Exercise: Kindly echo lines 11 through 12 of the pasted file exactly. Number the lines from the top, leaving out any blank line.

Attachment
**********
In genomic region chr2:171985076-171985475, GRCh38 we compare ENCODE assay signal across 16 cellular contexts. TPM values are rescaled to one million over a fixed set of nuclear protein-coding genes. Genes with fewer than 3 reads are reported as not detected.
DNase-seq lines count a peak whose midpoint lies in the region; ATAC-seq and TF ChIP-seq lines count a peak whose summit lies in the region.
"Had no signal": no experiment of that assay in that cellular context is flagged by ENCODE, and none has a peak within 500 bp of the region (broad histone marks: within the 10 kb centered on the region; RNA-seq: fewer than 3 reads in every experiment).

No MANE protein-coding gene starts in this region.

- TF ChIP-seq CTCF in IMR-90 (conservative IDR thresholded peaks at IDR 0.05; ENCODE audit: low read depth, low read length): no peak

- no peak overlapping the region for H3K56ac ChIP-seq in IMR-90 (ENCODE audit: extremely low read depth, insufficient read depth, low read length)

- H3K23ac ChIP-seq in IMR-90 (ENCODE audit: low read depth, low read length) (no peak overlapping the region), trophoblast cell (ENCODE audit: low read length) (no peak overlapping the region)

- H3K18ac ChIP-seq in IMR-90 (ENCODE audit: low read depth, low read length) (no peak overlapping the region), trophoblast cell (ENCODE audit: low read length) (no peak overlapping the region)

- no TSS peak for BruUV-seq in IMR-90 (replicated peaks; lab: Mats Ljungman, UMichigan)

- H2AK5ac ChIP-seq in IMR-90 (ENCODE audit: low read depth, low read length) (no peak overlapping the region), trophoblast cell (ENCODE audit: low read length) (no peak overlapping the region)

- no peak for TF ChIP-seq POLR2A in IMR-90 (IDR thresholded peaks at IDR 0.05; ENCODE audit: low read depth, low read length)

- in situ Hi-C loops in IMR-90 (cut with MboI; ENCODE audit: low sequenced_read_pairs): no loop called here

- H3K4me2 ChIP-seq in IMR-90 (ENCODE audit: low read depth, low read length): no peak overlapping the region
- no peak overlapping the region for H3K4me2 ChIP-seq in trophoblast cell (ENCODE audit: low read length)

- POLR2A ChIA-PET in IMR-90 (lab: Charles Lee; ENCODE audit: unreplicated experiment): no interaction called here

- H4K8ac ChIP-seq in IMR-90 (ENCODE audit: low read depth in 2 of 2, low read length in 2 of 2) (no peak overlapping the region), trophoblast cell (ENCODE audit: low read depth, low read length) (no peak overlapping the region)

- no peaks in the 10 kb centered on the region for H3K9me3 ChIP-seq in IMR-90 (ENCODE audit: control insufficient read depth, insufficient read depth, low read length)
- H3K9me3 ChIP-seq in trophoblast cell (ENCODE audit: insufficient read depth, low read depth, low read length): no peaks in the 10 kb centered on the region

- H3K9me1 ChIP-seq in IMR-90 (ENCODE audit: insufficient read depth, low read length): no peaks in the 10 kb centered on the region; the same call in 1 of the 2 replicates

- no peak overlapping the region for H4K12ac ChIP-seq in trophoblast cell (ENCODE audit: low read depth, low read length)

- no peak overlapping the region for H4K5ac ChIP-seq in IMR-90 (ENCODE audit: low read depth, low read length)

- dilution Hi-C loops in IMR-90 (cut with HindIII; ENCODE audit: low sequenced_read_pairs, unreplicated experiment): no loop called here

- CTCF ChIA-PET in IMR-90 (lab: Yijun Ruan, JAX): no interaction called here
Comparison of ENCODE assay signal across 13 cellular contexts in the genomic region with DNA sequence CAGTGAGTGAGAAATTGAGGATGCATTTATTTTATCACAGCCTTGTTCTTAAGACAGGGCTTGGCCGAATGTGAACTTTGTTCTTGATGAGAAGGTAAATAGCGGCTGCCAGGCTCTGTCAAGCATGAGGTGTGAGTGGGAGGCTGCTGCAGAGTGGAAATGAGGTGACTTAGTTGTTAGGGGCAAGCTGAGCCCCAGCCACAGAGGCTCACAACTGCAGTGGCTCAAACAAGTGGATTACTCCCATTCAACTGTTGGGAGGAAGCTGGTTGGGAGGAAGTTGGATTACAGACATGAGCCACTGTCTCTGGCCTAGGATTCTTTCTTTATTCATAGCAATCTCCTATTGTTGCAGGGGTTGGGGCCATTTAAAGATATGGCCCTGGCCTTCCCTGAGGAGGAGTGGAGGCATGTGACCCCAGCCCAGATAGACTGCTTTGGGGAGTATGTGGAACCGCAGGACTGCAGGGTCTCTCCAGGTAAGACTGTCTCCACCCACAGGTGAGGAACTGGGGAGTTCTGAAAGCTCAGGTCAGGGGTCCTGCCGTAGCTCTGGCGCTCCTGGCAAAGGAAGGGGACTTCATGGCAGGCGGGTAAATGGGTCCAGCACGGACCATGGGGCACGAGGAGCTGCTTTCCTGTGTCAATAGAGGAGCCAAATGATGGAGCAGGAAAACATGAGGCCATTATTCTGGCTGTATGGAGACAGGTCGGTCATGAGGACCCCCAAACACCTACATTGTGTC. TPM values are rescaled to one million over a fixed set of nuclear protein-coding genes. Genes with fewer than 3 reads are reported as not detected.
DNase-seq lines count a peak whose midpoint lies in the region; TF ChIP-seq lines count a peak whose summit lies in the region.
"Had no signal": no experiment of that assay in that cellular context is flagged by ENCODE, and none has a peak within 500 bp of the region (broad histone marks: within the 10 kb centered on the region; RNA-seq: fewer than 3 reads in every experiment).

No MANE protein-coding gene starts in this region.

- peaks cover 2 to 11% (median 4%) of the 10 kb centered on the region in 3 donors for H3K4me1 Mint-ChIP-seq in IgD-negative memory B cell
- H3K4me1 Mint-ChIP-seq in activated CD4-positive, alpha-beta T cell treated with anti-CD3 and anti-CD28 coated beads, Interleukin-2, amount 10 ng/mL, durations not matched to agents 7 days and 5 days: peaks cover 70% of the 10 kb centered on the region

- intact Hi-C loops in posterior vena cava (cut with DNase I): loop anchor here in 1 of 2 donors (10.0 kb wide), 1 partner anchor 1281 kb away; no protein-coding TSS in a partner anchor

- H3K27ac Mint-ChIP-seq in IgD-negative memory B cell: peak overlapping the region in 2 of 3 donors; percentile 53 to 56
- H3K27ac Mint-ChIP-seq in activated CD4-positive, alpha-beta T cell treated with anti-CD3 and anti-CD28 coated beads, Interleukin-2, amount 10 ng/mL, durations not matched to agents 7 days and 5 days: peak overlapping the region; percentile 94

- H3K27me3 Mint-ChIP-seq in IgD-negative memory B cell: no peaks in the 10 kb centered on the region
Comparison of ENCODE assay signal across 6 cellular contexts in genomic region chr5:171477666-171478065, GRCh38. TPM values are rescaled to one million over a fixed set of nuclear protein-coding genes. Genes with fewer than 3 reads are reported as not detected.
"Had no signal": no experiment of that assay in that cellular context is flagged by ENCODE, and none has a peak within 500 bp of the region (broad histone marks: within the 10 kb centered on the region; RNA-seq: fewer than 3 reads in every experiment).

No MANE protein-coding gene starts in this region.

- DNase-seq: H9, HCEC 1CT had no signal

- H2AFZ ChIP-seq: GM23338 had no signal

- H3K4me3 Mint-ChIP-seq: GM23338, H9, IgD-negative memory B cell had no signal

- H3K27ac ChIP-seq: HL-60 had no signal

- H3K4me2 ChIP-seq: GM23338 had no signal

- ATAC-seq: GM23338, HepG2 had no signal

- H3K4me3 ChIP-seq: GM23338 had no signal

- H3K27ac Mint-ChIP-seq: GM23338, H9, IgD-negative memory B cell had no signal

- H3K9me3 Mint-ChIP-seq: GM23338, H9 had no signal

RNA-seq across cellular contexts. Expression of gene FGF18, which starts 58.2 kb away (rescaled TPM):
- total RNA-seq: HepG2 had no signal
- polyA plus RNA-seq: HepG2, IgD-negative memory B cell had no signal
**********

- no peak for TF ChIP-seq POLR2A in IMR-90 (IDR thresholded peaks at IDR 0.05; ENCODE audit: low read depth, low read length)

- in situ Hi-C loops in IMR-90 (cut with MboI; ENCODE audit: low sequenced_read_pairs): no loop called here